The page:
Tuesday, April 16, 2013

Notes For April 16th, 2013


This Day In Writing History

On April 16th, 1962, The Golden Notebook, the classic novel by the Nobel Prize winning English writer Doris Lessing, was published. The novel is rightfully considered a seminal early work of feminist literature.

That wasn't what the author intended, though the book does have feminist themes. The Oxford Companion to English Literature described it as "inner space fiction." A better description would be experimental existentialist fiction.

The Golden Notebook uses a fragmented, stream-0f-consciousness narrative to tell the story of Anna Wulf, a middle aged writer and single mother who has come apart - literally and metaphorically. She keeps four notebooks, each one representing a part of her personality.

In her black notebook, Anna records her experiences in Africa, where she helped fight the colonial oppression of black Africans. In her red notebook, she records her idealism, specifically her political idealism, as she first becomes a passionate young communist.

Over time, she changes into a sober realist, disillusioned by the crimes of the Stalin regime and the realization that communism can't create a better world as she had hoped.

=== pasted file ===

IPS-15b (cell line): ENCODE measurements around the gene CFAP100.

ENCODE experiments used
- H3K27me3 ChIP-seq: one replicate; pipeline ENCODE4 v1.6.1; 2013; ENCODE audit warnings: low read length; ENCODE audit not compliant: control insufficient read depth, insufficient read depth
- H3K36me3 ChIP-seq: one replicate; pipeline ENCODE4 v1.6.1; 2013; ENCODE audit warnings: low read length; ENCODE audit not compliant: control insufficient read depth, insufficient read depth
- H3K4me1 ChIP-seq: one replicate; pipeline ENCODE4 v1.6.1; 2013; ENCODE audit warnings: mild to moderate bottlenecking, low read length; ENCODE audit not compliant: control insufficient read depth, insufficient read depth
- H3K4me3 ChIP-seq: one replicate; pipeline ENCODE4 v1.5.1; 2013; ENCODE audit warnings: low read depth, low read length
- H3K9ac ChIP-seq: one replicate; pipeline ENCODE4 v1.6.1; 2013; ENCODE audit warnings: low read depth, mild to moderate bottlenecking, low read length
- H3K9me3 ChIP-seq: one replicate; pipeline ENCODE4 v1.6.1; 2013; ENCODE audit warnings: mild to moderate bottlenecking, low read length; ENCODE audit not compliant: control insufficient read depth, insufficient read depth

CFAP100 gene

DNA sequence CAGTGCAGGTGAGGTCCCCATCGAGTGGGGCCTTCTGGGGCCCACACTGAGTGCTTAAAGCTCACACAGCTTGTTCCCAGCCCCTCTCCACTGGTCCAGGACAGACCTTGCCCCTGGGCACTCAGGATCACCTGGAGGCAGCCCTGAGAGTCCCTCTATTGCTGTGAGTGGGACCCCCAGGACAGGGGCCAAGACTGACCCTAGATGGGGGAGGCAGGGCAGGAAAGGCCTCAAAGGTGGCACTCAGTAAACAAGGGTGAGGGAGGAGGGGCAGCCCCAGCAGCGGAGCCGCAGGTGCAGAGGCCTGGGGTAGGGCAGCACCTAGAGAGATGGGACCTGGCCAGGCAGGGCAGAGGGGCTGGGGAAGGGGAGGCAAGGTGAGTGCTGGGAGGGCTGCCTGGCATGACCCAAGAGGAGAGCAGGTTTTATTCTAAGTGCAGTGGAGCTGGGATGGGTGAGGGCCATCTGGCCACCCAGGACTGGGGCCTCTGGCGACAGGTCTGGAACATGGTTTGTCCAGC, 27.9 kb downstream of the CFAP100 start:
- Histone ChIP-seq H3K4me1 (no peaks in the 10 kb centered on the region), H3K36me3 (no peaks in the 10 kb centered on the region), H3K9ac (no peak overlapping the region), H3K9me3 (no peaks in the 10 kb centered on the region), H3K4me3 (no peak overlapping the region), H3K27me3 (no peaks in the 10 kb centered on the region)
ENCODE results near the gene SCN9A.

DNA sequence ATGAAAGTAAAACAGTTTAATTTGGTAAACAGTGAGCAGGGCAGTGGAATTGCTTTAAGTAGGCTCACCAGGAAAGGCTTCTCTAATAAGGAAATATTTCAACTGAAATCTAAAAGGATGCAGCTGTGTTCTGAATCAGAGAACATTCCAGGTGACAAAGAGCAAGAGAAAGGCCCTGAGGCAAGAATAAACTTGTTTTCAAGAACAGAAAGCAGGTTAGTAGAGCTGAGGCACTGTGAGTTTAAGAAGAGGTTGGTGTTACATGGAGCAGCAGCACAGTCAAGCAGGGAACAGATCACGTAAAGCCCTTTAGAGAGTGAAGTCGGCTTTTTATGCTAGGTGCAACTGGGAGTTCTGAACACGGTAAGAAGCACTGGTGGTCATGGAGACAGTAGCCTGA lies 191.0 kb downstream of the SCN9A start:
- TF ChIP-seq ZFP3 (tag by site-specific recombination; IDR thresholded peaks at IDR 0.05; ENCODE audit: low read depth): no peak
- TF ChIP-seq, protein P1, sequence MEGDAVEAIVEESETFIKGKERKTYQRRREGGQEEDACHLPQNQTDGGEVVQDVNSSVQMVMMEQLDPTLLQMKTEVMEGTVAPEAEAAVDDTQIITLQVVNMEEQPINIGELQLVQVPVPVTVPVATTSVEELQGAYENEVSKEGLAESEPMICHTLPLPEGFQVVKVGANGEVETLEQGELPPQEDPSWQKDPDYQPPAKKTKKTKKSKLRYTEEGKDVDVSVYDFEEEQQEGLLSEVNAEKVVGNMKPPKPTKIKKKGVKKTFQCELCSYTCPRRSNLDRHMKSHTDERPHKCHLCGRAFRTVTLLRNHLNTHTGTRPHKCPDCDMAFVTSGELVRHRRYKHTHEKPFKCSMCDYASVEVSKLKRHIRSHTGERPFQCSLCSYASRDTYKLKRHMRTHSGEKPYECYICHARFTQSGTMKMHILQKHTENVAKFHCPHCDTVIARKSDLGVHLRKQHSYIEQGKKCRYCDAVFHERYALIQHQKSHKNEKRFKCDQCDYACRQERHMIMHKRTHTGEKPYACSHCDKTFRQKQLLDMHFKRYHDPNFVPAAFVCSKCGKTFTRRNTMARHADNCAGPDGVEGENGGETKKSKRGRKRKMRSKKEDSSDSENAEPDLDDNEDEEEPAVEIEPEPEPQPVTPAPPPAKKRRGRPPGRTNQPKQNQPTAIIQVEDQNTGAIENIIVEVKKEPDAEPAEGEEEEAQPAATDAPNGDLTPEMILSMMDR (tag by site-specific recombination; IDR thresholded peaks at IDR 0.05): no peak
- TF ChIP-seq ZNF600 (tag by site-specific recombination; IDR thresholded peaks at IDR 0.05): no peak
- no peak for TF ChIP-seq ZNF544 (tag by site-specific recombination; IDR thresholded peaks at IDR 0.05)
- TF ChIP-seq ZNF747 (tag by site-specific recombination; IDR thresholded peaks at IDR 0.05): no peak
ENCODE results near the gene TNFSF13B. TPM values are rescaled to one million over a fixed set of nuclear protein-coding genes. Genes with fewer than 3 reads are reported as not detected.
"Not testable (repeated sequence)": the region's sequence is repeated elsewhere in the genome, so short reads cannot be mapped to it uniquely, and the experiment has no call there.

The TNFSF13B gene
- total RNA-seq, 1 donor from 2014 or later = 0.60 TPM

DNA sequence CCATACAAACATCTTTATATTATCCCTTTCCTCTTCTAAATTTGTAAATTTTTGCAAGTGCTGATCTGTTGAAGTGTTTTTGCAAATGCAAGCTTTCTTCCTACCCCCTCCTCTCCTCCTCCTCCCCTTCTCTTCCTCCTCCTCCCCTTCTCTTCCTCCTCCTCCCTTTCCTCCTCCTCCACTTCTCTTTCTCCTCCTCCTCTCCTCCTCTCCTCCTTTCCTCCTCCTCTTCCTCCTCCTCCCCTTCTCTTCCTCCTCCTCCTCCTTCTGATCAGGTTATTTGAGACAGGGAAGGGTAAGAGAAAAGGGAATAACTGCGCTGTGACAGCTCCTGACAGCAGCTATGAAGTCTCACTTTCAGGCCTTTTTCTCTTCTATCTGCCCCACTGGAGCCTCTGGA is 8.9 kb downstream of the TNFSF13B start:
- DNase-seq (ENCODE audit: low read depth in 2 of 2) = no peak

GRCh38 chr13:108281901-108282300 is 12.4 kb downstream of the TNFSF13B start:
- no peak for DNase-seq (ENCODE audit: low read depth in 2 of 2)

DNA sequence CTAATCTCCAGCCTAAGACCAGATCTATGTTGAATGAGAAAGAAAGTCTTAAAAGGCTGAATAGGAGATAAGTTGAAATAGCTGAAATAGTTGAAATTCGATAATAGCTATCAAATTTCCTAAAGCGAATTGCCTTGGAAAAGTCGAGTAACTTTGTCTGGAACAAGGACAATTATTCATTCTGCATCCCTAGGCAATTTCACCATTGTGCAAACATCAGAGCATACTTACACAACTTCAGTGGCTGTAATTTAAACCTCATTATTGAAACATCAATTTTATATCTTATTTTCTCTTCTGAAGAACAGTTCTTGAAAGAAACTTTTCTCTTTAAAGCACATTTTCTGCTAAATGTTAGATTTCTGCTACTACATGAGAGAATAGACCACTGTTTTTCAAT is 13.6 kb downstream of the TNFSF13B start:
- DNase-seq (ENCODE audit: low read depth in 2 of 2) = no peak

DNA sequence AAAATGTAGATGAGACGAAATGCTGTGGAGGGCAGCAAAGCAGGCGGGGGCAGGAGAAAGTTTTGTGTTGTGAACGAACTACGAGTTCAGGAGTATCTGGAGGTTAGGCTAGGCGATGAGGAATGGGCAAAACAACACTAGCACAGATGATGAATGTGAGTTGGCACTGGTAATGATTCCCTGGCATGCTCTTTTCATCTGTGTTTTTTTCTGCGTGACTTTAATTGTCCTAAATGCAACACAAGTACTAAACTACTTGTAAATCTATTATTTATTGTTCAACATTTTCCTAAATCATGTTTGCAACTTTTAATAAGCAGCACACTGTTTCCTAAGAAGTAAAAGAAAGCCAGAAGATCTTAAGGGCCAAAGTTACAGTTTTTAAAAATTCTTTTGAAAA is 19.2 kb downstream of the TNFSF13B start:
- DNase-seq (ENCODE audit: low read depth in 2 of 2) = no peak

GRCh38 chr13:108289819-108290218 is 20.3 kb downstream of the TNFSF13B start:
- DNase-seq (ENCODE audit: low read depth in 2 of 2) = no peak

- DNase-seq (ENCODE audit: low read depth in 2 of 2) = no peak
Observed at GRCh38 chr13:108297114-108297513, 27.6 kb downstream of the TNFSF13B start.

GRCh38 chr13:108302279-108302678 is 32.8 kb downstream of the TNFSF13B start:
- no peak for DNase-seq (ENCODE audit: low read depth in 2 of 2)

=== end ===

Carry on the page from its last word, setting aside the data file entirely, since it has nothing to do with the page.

Anna's yellow notebook contains her novel, which is a fictionalized version of her life. Her blue notebook is her personal diary, where she records the actual events in her life.

The narrative is comprised of alternating fragments from each of her four notebooks, which reflects her chaotic state of mind. Fearing that she might go insane, Anna tries to weave together the threads of her four notebooks and create one complete Golden Notebook.

In doing so, she embarks on a harrowing journey in search of her true self, confronting her anxieties and the painful truths at the heart of her personal crises.

The Golden Notebook is a classic existentialist novel written in a post-modernist style.


Quote Of The Day

"With a library, you are free, not confined by temporary political climates. It is the most democratic of institutions because no one - but no one at all - can tell you what to read and when and how." - Doris Lessing


Vanguard Video

Today's video features an excerpt from a 1987 BBC Radio interview with Doris Lessing. Enjoy!

No comments:

The Craft of Writing in the Blogosphere

Loading...

News from the World of Writing

Loading...